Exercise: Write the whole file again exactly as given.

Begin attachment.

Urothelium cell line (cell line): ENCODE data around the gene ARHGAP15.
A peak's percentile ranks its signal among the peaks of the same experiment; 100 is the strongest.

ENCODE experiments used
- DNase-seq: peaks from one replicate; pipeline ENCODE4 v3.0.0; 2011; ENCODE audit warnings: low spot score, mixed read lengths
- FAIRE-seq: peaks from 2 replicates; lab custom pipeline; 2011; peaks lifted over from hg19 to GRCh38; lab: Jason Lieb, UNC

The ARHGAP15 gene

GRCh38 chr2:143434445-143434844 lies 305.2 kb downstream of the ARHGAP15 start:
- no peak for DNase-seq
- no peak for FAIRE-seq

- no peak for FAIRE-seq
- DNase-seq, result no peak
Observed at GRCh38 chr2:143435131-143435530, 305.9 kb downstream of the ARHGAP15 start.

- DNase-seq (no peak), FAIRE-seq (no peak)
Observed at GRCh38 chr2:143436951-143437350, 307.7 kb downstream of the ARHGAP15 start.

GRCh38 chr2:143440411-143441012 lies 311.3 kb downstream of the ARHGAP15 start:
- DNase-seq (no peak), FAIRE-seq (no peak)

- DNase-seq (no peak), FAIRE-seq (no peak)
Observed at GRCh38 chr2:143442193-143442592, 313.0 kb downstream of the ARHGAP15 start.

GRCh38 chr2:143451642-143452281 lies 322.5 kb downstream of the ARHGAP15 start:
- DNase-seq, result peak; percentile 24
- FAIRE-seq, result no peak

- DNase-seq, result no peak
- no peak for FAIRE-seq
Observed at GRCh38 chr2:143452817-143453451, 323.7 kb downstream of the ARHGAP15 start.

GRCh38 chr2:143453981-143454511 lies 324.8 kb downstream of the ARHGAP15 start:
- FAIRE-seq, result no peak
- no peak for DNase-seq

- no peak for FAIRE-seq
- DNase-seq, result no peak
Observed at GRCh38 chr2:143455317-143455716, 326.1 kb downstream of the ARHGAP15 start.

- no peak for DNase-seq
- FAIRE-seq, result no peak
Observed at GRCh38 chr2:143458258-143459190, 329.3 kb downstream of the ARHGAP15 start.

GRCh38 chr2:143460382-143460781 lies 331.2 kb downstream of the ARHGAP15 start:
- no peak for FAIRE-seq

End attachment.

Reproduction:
Urothelium cell line (cell line): ENCODE data around the gene ARHGAP15.
A peak's percentile ranks its signal among the peaks of the same experiment; 100 is the strongest.

ENCODE experiments used
- DNase-seq: peaks from one replicate; pipeline ENCODE4 v3.0.0; 2011; ENCODE audit warnings: low spot score, mixed read lengths
- FAIRE-seq: peaks from 2 replicates; lab custom pipeline; 2011; peaks lifted over from hg19 to GRCh38; lab: Jason Lieb, UNC

The ARHGAP15 gene

GRCh38 chr2:143434445-143434844 lies 305.2 kb downstream of the ARHGAP15 start:
- no peak for DNase-seq
- no peak for FAIRE-seq

- no peak for FAIRE-seq
- DNase-seq, result no peak
Observed at GRCh38 chr2:143435131-143435530, 305.9 kb downstream of the ARHGAP15 start.

- DNase-seq (no peak), FAIRE-seq (no peak)
Observed at GRCh38 chr2:143436951-143437350, 307.7 kb downstream of the ARHGAP15 start.

GRCh38 chr2:143440411-143441012 lies 311.3 kb downstream of the ARHGAP15 start:
- DNase-seq (no peak), FAIRE-seq (no peak)

- DNase-seq (no peak), FAIRE-seq (no peak)
Observed at GRCh38 chr2:143442193-143442592, 313.0 kb downstream of the ARHGAP15 start.

GRCh38 chr2:143451642-143452281 lies 322.5 kb downstream of the ARHGAP15 start:
- DNase-seq, result peak; percentile 24
- FAIRE-seq, result no peak

- DNase-seq, result no peak
- no peak for FAIRE-seq
Observed at GRCh38 chr2:143452817-143453451, 323.7 kb downstream of the ARHGAP15 start.

GRCh38 chr2:143453981-143454511 lies 324.8 kb downstream of the ARHGAP15 start:
- FAIRE-seq, result no peak
- no peak for DNase-seq

- no peak for FAIRE-seq
- DNase-seq, result no peak
Observed at GRCh38 chr2:143455317-143455716, 326.1 kb downstream of the ARHGAP15 start.

- no peak for DNase-seq
- FAIRE-seq, result no peak
Observed at GRCh38 chr2:143458258-143459190, 329.3 kb downstream of the ARHGAP15 start.

GRCh38 chr2:143460382-143460781 lies 331.2 kb downstream of the ARHGAP15 start:
- no peak for FAIRE-seq